RECs make a 93% improvement!
Minnesota’s rural electric cooperatives (REC) are starting to heed the call to improve member-owner engagement through enhanced transparency. This is a significantly different place than RECs were in 2018 when CURE began to measure and track co-op governance and transparency policies via the REC Scorecard.
The 2023 iteration of the scorecard encouraged RECs to self-report their scorecard data. We found that self-reporting RECs scored higher in every category than RECs who opted to be surveyed.
In addition, CURE asked co-ops how they communicated with member-owners about the historic REC funding passed in 2022 as part of the Inflation Reduction Act, which we now know as the Empowering Rural America (New ERA) program.
CURE’s growing influence on co-op democracy
The new Scorecard categories and the original criteria measured over the last five years establish a clearly identifiable connection between CURE’s member-owner advocacy and the expansion of transparent governance in Minnesota’s rural electric cooperatives.
Healthy rural communities need democratic electric co-ops
Electric co-ops are integral to the health and vitality of the rural and suburban communities and economies they serve. CURE champions co-op transparency and readily engage with co-ops because we know democratic co-ops are healthy co-ops— and rural communities’ place in a clean energy future depends on this. The idea of improving electric co-op transparency and re-engaging co-op members did not start with CURE. CURE’s original REC scorecard grew out of two reports, one from Rep Jim Cooper (C-TN) in 2008 and one from the National Rural Electric Cooperative Association’s (NRECA) Electrical Cooperative Governance Task Force report (ECGTF) in 2018. These reports highlighted the opaque governance issues in America’s electric co-ops. They identified areas where co-ops should be providing more information to member-owners. A recent survey of REC member-owners also found a growing desire for digital communications.
Democracy grows in daylight
The REC Scorecard measures a wide range of transparency and governance practices — like providing explanations for complicated billing practices or minutes from the last meeting of the board of directors. Minnesota electric co-op member-owners have more complete access to information about their co-op’s elections, operations, and other key transparency measures thanks to CURE’s REC work. In the previous five years, nearly every one of Minnesota’s 44 RECs has improved its score as measured by CURE’s REC Scorecard. In 2018, only six RECs scored higher than 50%; now, more than half scored 90% or higher.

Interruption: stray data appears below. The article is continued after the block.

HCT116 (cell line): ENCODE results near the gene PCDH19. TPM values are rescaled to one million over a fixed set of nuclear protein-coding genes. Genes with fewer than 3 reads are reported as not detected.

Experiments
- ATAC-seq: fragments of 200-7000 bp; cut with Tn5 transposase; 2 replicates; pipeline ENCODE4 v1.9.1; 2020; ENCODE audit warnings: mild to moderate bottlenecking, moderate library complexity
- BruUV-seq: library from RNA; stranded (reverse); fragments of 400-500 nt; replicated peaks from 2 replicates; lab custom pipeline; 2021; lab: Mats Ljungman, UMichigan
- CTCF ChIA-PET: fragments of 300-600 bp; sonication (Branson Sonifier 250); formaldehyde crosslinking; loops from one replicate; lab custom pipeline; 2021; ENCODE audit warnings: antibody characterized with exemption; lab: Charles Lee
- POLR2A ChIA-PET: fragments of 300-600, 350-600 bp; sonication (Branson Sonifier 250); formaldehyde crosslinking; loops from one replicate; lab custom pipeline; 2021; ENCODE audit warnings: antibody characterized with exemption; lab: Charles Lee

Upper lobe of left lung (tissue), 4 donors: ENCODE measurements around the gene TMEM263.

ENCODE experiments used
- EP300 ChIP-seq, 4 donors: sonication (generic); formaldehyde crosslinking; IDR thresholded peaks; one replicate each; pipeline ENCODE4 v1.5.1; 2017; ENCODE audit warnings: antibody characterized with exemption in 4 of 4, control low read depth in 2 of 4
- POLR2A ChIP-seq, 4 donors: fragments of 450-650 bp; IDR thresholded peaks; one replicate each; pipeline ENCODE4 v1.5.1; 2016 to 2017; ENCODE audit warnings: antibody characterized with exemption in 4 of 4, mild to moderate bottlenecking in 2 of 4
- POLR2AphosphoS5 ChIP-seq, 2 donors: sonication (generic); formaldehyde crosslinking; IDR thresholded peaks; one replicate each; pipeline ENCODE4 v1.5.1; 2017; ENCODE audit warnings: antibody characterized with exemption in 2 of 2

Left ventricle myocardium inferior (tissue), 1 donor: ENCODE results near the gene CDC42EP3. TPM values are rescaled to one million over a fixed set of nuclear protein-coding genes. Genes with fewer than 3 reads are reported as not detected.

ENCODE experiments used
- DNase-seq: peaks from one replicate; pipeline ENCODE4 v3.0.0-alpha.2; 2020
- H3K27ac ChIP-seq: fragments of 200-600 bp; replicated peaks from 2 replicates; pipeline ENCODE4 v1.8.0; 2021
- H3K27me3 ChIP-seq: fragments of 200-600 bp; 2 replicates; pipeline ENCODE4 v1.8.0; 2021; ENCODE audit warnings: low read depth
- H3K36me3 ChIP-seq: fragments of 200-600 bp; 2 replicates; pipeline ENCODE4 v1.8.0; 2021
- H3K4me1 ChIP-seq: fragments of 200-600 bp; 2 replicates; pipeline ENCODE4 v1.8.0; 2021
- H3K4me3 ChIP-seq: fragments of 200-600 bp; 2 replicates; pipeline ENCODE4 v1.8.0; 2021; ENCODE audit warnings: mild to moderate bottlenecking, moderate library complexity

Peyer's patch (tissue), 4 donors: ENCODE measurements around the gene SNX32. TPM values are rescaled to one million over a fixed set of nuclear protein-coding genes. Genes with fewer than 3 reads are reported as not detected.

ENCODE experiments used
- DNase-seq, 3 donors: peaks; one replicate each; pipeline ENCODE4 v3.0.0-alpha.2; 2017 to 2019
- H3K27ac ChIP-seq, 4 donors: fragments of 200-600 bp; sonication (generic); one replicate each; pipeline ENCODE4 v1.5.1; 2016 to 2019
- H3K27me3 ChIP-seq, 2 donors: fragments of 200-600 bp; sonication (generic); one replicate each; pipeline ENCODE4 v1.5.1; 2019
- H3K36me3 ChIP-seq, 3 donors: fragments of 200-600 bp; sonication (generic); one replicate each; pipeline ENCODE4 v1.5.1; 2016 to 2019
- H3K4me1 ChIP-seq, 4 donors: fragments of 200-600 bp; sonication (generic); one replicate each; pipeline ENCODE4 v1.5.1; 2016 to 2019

Still missing: financial transparency
While RECs have made great strides in making more information available to members, financial transparency still needs to be improved. RECs must file a Form 990 with the Internal Revenue Service to maintain their 501(c)12 tax-exempt status. Only about 1 in 4 RECs post their Form 990 on their websites. Posting a Form 990 is one easy way RECs can be transparent about manager and director salaries. Form 990 is a standard and publicly available document. But just because their Form 990s can be found in other places doesn’t mean that REC members should have to hunt for them. RECs should make it as easy as possible for their member-owners to access this information.
New ERA could transform rural communities
CURE found that 61% of RECs include some information about the Inflation Reduction Act on their websites. However, RECs fail to convey the historic nature of the IRA and the tremendous opportunity RECs have to transition to clean energy generation through the Inflation Reduction Act and the New ERA program. The member communications were comprised of language from NRECA fact sheets that offered very little explaining the information to member-owners and did not mention the over $10 billion in funding for new infrastructure. Many qualifying communications focused on tax incentives to make home energy upgrades. While home-based changes are a necessary part of our clean energy transition, they pale in comparison to the greenhouse gas emissions reductions that could be achieved by retiring coal and natural gas power plants and investing in renewable baseload infrastructure such as wind, solar, and battery storage. New ERA investments are poised to reinvigorate the economic landscape of rural communities.